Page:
Guaranteeing fair and adequate returns for inventors

Generally, a patent is an exclusive right granted to persons for the protection of their inventions, provided that these inventions satisfy the requirements of novelty, non-obviousness and industrial applicability.[8] When a patent is essential to a given standard (a Standard Essential Patent or SEP), any product, process or service that is designed to comply with the standard must make use of the patented innovation.

SEPs are, therefore, made available to potential users on Fair, Reasonable and Non-Discriminatory (F/RAND) terms and conditions. SEP holders make a contractual commitment with SDOs to license these essential patents on F/RAND terms so that implementers who wish can incorporate the patented technical solutions into their products. In this way, innovative products that comply with the standard are made available to the public.

F/RAND licensing seeks to strike an appropriate balance between the interests of three main stakeholders: the public, the patent holder and the implementer. Examples of specific benefits for the public include standard-compliant devices using ultra-fast connection speeds enabled by 5G, estimated to be 100 times faster than the previous 4G networks. For the product developer, access to essential patented technology is made available from the very first day. [9] And finally, fair and adequate rewards are secured for SEP holders, thereby encouraging continued investment in the development of future cellular standards.

Court interdicts or injunctions must also be made available to SEP holders where they make F/RAND offers and face an unwilling licensee.[10] To be considered willing, implementers should therefore clearly and unambiguously indicate a willingness to enter into a F/RAND licensing agreement, and should negotiate in a target manner.


Mobile money can enable growth of small businesses and entrepreneurship which creates employment opportunities and eradicates extreme poverty. Cellular standards that enable mobile money can transform African livelihoods. Mobile money is an important solution to financial hardships in Africa. Indeed, mobile money can enable financial inclusion and economic participation especially for African women and youths.[11]

However, in order for mobile money to achieve its full potential, it requires a stable, well-functioning mobile network. In fact, about 50% of Africans claim they would use mobile money more if they experienced better network performance.[12] Improvements in coverage and quality of mobile network connectivity will not only encourage faster adoption of mobile money but will allow more Africans to save, invest and access loans through their mobile phones.

Moreover, strengthening patent protection is advisable, as it can encourage investment into expansion of the telecommunications infrastructure and R&D investments into cutting-edge technology.[13] Adequate patent protection allows inventors to recoup their investments and provides them with incentives to keep reinvesting in R&D leading us to the next level of technology.[14]

Therefore, it is imperative that private and public stakeholders continue to support F/RAND compensation for the use of cellular standards. This would positively impact financial inclusion through uptake of mobile money and digitalization in Africa.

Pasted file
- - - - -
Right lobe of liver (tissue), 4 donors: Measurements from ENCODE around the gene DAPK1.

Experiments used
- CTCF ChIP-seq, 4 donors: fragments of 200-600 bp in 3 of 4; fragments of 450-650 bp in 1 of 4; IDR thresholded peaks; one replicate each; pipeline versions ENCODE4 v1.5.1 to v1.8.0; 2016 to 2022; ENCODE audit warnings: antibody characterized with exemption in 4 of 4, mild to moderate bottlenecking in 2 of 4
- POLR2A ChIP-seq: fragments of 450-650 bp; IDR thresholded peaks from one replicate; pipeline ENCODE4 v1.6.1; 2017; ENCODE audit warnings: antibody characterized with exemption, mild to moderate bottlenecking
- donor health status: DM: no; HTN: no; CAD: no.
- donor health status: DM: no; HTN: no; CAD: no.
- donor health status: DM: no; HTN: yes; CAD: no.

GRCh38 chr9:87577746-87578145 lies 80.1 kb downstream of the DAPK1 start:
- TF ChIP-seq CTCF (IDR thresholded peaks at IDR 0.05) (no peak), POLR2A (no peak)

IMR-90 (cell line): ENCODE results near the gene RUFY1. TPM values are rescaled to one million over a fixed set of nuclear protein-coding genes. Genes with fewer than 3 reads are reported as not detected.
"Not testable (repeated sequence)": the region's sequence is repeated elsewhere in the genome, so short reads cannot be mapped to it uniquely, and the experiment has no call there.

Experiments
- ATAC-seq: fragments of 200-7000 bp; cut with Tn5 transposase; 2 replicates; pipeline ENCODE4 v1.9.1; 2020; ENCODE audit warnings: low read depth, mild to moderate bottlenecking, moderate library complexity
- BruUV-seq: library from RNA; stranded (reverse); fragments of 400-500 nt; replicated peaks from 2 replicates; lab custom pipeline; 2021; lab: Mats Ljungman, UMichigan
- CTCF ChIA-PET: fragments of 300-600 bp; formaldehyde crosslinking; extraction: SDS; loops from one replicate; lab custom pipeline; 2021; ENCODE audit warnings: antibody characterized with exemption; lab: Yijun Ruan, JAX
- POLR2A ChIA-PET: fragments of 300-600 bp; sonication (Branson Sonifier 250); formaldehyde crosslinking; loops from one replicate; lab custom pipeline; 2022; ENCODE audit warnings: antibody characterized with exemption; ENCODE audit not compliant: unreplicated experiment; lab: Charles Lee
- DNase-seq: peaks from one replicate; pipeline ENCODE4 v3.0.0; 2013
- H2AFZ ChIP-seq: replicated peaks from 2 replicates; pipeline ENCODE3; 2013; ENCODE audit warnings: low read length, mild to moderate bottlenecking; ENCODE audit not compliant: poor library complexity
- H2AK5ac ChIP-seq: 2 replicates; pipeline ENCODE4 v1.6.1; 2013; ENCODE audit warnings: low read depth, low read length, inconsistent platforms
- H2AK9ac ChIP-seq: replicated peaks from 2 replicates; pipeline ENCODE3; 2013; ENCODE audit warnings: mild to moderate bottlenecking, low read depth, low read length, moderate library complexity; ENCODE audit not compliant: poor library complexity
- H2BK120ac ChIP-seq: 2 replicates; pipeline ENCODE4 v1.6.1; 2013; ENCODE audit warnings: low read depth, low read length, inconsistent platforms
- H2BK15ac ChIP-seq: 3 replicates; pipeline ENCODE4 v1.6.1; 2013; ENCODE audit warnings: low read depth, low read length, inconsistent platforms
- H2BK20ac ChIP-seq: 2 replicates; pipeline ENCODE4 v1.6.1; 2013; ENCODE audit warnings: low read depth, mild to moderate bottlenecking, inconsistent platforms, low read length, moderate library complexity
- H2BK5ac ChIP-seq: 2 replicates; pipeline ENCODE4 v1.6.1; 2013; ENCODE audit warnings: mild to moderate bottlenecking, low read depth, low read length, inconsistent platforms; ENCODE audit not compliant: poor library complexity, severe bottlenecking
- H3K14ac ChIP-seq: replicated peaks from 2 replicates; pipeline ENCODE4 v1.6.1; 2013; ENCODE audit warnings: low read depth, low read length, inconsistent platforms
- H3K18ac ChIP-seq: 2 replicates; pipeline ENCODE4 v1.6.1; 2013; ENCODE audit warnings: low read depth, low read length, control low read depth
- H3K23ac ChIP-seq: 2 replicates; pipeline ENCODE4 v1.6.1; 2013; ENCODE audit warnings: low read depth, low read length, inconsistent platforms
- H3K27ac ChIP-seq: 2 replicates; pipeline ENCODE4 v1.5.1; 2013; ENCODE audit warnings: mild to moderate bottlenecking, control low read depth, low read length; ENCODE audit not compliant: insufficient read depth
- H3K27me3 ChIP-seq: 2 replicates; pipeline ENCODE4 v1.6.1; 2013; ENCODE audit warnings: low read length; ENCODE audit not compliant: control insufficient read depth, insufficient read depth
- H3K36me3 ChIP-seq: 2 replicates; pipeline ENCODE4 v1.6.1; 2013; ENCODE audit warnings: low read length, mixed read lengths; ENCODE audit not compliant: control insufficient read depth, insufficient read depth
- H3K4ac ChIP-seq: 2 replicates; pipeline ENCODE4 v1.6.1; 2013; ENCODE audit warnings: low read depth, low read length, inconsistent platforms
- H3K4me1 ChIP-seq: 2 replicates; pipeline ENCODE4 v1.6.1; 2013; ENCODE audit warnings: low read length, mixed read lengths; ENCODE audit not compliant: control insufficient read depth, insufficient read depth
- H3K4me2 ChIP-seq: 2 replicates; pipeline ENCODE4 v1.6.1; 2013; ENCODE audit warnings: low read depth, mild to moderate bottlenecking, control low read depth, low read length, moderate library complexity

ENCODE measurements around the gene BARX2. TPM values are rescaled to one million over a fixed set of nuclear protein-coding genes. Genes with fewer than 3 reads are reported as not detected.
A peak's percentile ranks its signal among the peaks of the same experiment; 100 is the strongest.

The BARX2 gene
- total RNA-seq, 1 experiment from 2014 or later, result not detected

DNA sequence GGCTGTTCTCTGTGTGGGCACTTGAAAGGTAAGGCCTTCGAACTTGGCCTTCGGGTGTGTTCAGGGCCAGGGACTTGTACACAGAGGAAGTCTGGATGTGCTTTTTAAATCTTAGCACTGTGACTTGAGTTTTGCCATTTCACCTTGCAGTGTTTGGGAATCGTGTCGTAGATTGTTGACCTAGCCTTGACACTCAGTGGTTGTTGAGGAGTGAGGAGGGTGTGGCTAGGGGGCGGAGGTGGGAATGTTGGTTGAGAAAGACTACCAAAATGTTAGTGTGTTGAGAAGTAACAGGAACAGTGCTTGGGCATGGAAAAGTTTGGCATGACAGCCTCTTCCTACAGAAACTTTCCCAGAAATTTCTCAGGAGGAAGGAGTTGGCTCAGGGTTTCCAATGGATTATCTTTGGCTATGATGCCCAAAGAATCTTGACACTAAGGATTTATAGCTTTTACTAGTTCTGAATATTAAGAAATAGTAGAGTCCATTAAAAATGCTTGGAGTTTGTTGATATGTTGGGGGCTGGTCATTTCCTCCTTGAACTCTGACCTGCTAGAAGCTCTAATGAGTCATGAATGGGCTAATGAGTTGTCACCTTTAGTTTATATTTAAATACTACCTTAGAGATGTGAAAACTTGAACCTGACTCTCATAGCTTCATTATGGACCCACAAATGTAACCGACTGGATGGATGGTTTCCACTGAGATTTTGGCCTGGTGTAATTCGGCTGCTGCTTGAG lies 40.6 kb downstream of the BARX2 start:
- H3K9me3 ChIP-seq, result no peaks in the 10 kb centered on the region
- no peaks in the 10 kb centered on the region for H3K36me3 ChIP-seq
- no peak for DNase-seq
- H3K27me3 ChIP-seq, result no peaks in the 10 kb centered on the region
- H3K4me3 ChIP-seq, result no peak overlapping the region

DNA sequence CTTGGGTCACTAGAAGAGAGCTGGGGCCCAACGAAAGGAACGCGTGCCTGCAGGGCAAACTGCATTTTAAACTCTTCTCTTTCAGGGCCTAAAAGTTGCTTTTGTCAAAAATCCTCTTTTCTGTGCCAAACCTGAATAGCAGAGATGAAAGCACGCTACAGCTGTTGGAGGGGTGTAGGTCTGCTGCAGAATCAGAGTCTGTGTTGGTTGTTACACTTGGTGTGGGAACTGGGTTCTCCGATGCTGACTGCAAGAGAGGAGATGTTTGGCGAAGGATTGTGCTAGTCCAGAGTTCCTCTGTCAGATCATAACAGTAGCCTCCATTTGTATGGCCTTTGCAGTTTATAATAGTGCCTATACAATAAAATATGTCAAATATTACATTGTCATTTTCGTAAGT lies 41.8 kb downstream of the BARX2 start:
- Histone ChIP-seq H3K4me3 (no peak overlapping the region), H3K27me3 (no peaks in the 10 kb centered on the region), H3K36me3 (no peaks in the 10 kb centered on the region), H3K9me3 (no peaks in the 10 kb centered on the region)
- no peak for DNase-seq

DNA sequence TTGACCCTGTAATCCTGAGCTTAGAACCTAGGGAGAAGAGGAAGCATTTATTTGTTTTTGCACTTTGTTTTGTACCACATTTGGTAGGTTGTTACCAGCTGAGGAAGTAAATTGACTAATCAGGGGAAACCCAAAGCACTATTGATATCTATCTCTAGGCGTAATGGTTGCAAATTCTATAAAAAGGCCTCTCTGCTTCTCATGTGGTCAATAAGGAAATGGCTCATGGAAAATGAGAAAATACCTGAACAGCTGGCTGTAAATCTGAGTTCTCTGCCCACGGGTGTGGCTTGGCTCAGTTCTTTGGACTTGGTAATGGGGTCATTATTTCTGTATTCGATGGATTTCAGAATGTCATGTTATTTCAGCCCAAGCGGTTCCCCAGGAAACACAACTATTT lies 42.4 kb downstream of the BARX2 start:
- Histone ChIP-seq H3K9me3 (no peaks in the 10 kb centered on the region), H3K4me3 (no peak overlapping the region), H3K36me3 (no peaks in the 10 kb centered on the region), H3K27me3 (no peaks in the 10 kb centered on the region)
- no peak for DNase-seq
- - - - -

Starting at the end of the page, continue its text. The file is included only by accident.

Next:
Disclaimer: Wayne Thembani Chinembiri is a Legal Researcher at Ericsson. The views expressed in this article are the author’s alone and do not necessarily represent those of the company.


[1] GSMA (GSM Association). 2021b. “State of the Industry Report on Mobile Money 2021.” GSMA, London, accessed on accessed on 23 June 2022.

[2] Mobile money is considered to cover the provision of financial services through a mobile device like a phone, to send, receive, deposit, withdraw and save finances, pay bills and take out loans. Suppliers can be banks, CSPs, remittances, financial payment companies or social media companies. For more comprehensive discussions on the subject of mobile money in Africa, see Ericsson “Mobile financial services on the rise: Exploring the consumer perspective in Sub-Saharan Africa” Ericsson Consumer and Market Insight report, September 2021 accessed at on 7 June 2022.

[3] GSMA (GSM Association) 2021. “State of the Industry Report on Mobile Money 2021.” GSMA, London, accessed on accessed at 26 April 2022.

[4]  GSMA “State of the Industry Report on Mobile Money 2021” n1 above.

[5] Ericsson “Mobile financial services on the rise: Exploring the consumer perspective in Sub-Saharan Africa” Ericsson Consumer and Market Insight report, September 2021 accessed at on 14 April 2022.

[6] Demirgüç-Kunt A., Klapper L., Singer D., Ansar S., Hess J. (2018) “The Global Findex Database 2017: Measuring Financial Inclusion and the Fintech Revolution” World Bank, Washington, DC.

[7] Ericsson, “Standardization leadership” accessed at accessed on 20 June 2022.

[8] African Regional Intellectual Property Organization (ARIPO) “What are Patents?” accessed at accessed on 6 April 2022.

[9] ETSI “What is FRAND?” accessed at on 6 April 2022.

[10] 4iP Council, “National Courts Guidance-Negotiating Licenses for Essential Patents in Europe” accessed at Accessed 11 April 2022.

[11] Demirgüç-Kunt A., Klapper L., Singer D., Ansar S., Hess J. (2018) “The Global Findex Database 2017: Measuring Financial Inclusion and the Fintech Revolution” World Bank, Washington, DC.

[12] Ericsson “Mobile financial services on the rise: Exploring the consumer perspective in Sub-Saharan Africa” Ericsson Consumer and Market Insight report n2 above.

[13]J. Anton H. Green and D. Yao (2006), “Policy implications of weak Patent Rights” accessed at on 26 April 2022.

[14] Ohlhausen, M.K., 2016. Patent rights in a climate of intellectual property rights skepticism. Harv. JL & Tech.30, p.103 accessed at on 15 June 2022.